James Tobin was a Nobel Prize-winning economics professor at Yale. One of the things he’s famous for is his formulation of the “q” ratio, which is: total market value of a publicly traded company’s outstanding stock ÷ the replacement value of the company’s net assets.
Sometimes q is taken to mean: per share stock price ÷ book value per share. But that’s not right. A company may have a brand name or powerful distribution network that don’t show up in book value (Warren Buffett’s key investment insight). Or it may have potentially lucrative mineral leases that appear on the books only as raw land, because they haven’t been fully explored. Or, in today’s world, a firm may have created big software research/development assets whose only effect on accounting values comes from the subtraction of associated salaries from earnings.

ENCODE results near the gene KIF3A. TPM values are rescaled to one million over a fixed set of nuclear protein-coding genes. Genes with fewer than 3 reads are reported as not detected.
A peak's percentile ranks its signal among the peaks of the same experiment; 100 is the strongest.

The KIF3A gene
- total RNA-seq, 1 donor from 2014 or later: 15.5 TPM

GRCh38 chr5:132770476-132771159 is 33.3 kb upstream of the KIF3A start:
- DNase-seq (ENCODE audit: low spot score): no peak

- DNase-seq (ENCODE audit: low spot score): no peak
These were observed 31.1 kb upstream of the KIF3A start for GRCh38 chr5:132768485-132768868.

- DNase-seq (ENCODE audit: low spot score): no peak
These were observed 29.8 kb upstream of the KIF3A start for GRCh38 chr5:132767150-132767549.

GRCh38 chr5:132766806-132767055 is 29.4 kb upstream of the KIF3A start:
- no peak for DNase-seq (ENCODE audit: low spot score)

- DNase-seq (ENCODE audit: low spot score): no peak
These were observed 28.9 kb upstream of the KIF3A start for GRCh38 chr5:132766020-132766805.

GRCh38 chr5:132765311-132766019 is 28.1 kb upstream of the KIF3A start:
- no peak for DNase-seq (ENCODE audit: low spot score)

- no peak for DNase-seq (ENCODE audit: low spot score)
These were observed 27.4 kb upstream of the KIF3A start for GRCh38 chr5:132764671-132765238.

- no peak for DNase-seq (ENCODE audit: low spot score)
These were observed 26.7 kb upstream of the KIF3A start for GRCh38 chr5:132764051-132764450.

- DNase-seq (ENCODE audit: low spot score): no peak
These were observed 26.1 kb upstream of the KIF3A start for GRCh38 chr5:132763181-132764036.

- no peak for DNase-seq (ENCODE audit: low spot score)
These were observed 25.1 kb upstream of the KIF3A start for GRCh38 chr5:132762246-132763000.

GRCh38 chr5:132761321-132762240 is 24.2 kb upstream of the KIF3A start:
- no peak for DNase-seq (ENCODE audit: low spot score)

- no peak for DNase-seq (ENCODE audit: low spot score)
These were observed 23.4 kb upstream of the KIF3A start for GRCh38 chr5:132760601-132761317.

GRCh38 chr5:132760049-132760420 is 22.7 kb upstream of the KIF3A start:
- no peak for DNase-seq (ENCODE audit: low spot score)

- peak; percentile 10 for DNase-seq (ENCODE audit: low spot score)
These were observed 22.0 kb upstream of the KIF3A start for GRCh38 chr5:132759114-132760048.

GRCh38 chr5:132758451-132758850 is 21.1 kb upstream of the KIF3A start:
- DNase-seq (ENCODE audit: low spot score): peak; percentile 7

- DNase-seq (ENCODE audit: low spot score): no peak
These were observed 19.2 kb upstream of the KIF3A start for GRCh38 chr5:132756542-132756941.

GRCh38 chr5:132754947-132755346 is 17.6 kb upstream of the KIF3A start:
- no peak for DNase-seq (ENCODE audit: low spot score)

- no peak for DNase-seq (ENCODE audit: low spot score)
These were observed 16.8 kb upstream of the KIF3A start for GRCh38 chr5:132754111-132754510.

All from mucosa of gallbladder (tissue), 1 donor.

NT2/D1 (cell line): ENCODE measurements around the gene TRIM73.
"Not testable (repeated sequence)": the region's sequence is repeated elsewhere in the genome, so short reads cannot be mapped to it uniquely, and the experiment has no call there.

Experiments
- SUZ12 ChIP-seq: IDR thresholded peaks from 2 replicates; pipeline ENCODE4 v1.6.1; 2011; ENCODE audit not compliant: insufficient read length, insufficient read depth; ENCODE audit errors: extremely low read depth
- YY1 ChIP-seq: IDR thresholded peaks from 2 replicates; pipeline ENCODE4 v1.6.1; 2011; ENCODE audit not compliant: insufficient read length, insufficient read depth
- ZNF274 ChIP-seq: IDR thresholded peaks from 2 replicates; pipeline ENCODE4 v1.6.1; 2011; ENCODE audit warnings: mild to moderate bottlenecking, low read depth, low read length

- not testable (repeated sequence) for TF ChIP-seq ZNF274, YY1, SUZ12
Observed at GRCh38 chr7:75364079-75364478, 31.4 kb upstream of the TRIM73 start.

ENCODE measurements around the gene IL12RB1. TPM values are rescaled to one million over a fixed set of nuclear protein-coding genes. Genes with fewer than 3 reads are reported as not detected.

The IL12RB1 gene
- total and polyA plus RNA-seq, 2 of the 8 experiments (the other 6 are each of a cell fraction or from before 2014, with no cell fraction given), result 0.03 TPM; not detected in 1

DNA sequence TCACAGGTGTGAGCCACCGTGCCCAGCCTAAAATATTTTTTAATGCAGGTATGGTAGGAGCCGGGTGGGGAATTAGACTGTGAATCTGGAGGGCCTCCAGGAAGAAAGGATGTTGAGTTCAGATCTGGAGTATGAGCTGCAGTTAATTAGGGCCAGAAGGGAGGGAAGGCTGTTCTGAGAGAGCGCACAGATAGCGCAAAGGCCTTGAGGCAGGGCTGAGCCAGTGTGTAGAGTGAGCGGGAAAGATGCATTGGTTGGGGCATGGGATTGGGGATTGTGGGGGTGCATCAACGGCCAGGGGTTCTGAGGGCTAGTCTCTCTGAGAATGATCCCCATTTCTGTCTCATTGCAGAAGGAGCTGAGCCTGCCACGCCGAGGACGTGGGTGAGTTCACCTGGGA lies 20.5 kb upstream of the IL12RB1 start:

Tobin understood that sometimes a company has assets that are hidden from public view. As a result, a company’s true q is likely best known–or solely known–to its top management.
Tobin’s advice to managers is this: if your company q > 1, meaning the stock is worth more than the value of the company’s assets, sell stock. If your q < 1, buy stock back in. Never do the reverse.
There’s a certain paradox to q. If, out of the blue, a company launches a stock offering whose proceeds will find no obvious near-term use, then top management, which knows the firm the best, must think the present q is a lot bigger than 1. If so, no rational person should want to buy the shares being offered.
…which brings us to LNKD, which has recently announced a $1 billion stock offering. Year-to-date, the stock is up 123% vs, an 18% gain for the S&P. The trailing PE, which is probably not relevant, is 730x.
My guess is that the offering will be heavily oversubscribed, despite the implicit warning that the offering itself entails.
It will be interesting to see how LNKD shares fare over the coming months.